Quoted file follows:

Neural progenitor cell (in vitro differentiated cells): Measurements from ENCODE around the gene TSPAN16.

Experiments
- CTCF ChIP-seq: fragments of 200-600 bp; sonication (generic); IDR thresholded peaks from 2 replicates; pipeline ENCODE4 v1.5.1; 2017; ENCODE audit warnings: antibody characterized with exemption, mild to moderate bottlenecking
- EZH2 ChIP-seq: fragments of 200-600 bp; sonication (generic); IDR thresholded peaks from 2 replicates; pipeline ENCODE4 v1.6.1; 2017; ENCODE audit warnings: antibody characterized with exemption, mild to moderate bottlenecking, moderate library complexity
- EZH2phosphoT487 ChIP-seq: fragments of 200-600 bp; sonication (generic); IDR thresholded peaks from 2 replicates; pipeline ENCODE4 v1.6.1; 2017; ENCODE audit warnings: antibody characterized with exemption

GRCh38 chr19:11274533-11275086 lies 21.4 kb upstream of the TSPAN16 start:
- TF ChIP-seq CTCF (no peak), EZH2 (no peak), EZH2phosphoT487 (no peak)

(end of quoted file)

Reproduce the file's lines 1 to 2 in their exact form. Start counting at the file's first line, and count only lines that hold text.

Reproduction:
Neural progenitor cell (in vitro differentiated cells): Measurements from ENCODE around the gene TSPAN16.

Experiments